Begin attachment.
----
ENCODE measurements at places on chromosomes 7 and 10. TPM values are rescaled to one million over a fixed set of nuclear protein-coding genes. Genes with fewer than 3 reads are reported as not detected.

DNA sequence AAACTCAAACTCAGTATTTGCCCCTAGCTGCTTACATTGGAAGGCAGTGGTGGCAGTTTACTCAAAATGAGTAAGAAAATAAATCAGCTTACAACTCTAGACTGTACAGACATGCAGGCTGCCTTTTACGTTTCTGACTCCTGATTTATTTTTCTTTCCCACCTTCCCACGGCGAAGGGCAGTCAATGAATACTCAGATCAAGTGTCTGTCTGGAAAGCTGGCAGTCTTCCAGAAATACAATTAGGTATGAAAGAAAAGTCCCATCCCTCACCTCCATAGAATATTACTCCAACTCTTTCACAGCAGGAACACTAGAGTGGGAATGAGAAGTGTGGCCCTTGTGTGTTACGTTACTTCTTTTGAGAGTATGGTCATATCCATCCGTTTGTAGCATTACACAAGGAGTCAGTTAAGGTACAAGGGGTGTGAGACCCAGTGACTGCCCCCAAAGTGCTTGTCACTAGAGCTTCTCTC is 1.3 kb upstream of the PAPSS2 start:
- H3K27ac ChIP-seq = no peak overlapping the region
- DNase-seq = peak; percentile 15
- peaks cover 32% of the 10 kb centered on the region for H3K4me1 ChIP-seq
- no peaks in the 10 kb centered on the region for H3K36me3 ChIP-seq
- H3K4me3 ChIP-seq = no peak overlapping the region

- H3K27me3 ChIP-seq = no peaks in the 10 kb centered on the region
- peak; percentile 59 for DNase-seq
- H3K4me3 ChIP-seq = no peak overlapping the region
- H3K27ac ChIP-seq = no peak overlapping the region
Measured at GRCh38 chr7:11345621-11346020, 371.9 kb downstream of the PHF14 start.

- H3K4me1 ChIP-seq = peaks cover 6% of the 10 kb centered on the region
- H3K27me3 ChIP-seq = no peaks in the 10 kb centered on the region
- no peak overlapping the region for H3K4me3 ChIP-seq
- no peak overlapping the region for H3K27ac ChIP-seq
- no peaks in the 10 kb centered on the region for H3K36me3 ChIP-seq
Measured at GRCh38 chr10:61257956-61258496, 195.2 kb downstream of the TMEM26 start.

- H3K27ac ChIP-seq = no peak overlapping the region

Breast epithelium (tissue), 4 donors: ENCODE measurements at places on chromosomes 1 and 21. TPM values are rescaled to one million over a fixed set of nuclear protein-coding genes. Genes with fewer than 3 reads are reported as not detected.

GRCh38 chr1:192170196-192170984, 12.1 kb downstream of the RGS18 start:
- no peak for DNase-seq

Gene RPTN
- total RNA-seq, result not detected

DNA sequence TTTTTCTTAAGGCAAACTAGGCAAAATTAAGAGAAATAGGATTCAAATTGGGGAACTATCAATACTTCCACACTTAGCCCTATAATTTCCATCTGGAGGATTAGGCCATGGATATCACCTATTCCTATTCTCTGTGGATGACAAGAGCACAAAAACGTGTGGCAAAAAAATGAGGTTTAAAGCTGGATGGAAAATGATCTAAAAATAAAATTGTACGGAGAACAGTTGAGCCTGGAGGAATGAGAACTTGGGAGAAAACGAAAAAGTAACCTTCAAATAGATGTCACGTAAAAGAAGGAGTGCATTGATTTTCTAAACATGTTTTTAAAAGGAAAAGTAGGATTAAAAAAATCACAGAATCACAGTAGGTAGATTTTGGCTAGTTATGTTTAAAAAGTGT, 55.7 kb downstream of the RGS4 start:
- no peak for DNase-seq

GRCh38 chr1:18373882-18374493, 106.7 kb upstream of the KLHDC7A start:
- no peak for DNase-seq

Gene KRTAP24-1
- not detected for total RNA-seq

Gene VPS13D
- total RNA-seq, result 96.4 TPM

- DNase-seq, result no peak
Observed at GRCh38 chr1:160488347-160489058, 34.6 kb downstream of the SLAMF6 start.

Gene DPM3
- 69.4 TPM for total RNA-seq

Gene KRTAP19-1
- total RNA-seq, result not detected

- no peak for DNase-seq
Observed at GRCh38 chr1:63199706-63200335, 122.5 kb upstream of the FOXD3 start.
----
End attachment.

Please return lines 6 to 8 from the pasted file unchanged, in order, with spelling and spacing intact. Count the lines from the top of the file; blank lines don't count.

- no peaks in the 10 kb centered on the region for H3K36me3 ChIP-seq
- H3K4me3 ChIP-seq = no peak overlapping the region

- H3K27me3 ChIP-seq = no peaks in the 10 kb centered on the region